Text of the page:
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I have a webapp that is built with Django. It works fine for use on the web, but now I am building a Android app. I am not sure how to go about authenticating the Android app the the Django backend, securely.

This webapp has user profiles. A user can register/login/logout using the web interface. The relevant part of urls.py looks like this:

urlpatterns += patterns('',
  url(r'^accounts/login/$', 'django.contrib.auth.views.login', name='login'),
  url(r'^accounts/logout/$', 'django.contrib.auth.views.logout', name="logout"),
)

My understanding is that after the user successfully completes accounts/login there is some cookie deposited on the browser which is used for the rest of the connections. Is this correct?

When on an Android device, given a username and password, what is the proper or best way authenticate the user to the Django backend? Do I need to get the cookie like in the browser or is there a better way?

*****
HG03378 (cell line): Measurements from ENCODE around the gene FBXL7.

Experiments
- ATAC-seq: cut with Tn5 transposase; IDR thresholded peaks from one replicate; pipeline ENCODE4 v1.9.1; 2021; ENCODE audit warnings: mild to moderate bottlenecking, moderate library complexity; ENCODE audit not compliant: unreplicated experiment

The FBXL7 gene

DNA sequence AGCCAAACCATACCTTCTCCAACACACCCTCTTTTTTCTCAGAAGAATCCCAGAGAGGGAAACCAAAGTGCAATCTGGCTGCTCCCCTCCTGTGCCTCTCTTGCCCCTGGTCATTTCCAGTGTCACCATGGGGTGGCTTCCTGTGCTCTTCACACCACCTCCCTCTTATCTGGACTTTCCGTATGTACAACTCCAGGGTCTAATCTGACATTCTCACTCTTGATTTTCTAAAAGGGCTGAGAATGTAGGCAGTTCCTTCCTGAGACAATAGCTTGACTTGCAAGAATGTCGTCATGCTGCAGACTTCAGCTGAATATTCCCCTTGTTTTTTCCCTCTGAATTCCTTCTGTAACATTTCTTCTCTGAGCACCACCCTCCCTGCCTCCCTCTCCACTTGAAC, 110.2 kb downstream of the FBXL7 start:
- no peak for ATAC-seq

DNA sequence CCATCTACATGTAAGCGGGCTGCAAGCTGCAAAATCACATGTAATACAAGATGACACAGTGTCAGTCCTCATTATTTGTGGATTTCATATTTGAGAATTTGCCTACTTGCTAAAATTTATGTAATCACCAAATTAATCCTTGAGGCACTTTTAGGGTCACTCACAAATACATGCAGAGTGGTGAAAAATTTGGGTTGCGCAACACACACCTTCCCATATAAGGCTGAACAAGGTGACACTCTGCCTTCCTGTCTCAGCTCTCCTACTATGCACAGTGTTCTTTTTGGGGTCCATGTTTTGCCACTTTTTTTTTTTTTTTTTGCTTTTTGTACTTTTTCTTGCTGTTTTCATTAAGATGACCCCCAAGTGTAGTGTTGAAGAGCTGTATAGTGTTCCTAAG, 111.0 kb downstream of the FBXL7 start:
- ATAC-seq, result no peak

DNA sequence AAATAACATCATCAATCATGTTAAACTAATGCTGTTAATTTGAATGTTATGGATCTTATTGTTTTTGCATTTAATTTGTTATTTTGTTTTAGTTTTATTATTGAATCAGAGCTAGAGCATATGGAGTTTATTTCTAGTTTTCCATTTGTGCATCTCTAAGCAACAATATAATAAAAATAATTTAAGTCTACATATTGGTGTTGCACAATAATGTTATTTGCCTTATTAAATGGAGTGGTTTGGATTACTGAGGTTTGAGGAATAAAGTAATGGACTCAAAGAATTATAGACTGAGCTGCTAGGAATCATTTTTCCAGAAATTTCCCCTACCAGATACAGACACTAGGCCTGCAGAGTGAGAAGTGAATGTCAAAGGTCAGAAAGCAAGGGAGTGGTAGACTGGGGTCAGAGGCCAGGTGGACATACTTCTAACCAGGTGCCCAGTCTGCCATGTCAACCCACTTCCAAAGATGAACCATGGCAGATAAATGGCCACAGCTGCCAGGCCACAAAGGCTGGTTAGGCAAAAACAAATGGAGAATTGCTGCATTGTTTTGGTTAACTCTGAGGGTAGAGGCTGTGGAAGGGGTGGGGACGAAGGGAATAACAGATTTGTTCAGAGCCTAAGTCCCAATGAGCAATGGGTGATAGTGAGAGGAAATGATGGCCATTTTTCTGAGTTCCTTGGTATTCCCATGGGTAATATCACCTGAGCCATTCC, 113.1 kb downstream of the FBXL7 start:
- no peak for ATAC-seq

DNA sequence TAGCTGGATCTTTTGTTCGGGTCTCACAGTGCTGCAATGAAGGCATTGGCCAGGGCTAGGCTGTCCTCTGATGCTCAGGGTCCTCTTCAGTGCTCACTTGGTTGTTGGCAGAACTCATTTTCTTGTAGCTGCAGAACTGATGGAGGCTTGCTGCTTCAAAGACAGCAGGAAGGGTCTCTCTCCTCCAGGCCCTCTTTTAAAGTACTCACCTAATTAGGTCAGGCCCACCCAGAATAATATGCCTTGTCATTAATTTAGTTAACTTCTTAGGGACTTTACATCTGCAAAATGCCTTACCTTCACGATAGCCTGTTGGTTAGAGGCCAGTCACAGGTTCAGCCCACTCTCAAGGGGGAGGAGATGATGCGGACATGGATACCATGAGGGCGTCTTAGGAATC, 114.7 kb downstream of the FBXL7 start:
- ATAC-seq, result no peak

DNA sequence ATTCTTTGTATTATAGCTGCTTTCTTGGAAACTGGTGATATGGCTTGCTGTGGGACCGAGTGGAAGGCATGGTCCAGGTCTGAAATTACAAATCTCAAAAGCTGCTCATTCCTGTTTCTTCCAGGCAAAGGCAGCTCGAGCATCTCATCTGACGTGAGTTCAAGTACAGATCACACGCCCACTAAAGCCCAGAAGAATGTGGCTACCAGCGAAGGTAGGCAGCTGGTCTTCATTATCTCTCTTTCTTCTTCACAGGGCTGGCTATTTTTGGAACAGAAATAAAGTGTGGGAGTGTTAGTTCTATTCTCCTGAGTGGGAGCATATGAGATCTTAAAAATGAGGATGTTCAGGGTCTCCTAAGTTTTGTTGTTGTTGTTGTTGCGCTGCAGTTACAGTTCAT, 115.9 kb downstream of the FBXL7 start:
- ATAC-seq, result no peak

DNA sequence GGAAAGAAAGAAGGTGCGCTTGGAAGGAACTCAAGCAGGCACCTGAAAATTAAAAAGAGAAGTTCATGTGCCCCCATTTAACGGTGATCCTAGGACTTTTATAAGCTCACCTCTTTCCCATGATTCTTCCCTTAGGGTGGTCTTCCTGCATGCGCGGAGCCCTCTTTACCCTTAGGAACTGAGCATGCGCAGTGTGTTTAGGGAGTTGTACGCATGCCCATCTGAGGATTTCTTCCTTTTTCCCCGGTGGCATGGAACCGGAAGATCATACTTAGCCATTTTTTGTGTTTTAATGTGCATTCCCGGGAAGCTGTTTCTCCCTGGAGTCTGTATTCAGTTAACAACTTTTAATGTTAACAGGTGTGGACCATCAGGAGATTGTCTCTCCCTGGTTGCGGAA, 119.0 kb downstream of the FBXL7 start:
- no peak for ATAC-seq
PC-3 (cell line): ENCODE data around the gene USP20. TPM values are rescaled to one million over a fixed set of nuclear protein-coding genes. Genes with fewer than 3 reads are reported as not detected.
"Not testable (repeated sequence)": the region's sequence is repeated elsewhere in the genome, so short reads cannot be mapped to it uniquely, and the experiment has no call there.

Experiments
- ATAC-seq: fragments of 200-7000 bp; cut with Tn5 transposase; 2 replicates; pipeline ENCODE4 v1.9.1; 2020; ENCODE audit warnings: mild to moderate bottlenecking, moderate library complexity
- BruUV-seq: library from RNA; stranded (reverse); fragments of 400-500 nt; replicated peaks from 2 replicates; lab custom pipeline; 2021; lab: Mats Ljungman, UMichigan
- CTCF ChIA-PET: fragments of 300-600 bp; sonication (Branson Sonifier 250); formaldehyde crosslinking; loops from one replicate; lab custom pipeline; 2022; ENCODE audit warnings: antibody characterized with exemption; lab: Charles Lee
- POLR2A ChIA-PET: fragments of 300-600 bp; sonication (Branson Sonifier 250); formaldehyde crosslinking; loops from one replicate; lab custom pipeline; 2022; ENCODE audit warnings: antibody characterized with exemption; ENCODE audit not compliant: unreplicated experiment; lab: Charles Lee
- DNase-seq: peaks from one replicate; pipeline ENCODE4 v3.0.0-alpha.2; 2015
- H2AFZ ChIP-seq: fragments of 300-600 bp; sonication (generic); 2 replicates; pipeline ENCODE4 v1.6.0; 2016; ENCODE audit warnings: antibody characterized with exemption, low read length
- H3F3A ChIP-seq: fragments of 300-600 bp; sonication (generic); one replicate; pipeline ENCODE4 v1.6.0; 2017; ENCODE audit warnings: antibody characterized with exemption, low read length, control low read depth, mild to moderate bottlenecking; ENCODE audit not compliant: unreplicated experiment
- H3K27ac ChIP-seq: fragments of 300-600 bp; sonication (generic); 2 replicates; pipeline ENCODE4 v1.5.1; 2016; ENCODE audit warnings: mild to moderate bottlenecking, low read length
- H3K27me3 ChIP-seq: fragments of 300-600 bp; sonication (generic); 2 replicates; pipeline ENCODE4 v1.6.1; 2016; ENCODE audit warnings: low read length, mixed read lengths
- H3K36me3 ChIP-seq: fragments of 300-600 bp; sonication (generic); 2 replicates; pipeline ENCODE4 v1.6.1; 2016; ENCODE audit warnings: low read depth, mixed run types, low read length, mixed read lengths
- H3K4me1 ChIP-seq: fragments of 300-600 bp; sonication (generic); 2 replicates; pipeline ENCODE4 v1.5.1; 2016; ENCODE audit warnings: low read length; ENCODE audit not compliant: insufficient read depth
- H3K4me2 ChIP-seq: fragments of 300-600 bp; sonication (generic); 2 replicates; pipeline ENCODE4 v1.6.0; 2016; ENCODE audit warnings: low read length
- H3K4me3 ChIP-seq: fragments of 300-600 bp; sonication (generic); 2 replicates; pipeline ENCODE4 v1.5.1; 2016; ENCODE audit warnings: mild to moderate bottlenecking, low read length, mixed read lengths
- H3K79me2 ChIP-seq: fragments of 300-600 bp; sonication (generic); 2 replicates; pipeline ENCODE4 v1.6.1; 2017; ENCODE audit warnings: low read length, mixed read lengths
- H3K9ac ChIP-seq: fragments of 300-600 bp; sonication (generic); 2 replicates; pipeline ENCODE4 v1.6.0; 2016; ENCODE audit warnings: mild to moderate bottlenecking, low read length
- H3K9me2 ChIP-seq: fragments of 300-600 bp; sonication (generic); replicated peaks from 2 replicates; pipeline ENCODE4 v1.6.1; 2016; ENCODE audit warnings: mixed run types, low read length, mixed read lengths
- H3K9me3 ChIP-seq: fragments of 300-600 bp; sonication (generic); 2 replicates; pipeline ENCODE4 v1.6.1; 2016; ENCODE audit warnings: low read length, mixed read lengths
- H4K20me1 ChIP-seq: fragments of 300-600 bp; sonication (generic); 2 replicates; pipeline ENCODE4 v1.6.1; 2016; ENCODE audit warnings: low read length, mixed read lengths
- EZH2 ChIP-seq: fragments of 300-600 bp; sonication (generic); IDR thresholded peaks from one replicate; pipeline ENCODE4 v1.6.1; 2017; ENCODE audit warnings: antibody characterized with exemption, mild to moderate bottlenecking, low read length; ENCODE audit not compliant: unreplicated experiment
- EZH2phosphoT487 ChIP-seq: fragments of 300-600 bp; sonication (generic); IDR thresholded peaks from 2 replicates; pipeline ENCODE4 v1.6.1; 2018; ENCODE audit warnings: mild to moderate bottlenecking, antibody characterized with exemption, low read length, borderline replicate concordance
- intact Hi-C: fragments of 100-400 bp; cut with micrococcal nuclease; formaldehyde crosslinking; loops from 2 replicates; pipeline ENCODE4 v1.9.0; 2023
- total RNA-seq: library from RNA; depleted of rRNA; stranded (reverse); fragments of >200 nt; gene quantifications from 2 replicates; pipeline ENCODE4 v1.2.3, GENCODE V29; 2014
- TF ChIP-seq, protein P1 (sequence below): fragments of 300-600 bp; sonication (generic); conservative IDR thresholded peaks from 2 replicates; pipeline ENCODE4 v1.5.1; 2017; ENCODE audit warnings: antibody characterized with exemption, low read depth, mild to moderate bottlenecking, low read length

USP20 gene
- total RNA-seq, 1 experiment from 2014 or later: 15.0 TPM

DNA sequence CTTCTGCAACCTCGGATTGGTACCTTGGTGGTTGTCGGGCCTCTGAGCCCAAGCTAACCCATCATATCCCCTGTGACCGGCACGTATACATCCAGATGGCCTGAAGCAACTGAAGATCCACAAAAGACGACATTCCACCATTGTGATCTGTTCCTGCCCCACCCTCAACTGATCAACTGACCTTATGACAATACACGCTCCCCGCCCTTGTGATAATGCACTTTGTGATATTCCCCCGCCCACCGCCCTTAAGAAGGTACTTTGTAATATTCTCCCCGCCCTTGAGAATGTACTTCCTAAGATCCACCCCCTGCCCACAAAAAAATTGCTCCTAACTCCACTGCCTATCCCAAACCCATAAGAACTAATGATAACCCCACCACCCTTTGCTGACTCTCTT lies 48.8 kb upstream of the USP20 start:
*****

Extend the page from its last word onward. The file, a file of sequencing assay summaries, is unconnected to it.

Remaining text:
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1 Answer 1

There's a couple of ways you could do authentication, but using the existing Django session support and the cookies it uses is probably the best way.

When you connect to a Django page with the Session Middleware enabled (which you need for login) it'll set a session cookie (generally called 'sessionid', although you can customise that). The users (not) logged in state is stored server-side in a session linked by this session id (unless you're using the cookie-based sessions but's that's an item for another post).

So your Android app can just get the login page, fish out the sessionid (and csrftoken) cookies and then make a post with the username, password, sessionid and csrftoken.

That's the easy way. There's more complex options, which mostly involve making a custom view that spits back JSON and generally starts providing an API for your mobile apps as opposed to make them pretend they're browsers, but that's somewhat more complex on the Django side.

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